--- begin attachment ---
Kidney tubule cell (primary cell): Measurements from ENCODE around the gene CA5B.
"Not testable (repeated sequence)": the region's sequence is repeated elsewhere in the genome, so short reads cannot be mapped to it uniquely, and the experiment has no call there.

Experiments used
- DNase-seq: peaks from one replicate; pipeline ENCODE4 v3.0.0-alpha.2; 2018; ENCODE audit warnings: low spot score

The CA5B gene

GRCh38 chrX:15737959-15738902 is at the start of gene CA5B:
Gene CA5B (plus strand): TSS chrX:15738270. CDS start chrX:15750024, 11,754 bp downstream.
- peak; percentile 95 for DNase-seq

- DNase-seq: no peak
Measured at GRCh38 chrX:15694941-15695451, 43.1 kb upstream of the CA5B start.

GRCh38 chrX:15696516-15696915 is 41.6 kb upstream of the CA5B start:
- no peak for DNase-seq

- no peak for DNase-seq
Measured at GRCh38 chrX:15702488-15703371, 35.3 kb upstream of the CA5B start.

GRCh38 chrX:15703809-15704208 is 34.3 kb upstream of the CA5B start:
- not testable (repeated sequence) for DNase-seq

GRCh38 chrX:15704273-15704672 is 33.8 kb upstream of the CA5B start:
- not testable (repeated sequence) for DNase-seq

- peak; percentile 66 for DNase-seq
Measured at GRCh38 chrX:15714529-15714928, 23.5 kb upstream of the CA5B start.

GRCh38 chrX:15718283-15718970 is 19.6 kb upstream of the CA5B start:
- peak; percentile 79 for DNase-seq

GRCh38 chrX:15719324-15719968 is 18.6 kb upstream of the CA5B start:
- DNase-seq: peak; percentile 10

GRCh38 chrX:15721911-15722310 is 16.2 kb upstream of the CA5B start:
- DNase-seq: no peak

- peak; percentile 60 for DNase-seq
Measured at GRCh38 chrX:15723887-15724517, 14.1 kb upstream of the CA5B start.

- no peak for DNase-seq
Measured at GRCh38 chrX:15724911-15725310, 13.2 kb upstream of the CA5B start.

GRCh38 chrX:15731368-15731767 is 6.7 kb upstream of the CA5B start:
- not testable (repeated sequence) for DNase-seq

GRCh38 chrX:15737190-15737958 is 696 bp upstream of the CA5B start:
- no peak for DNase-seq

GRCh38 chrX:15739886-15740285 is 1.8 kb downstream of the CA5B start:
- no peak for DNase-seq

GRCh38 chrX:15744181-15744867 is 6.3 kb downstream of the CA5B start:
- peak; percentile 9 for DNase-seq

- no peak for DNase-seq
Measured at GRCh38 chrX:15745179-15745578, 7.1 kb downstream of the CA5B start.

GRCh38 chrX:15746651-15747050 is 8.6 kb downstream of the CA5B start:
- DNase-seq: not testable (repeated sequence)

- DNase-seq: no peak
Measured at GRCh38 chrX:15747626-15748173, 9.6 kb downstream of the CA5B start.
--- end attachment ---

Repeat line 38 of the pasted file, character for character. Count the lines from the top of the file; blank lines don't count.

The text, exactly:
- peak; percentile 9 for DNase-seq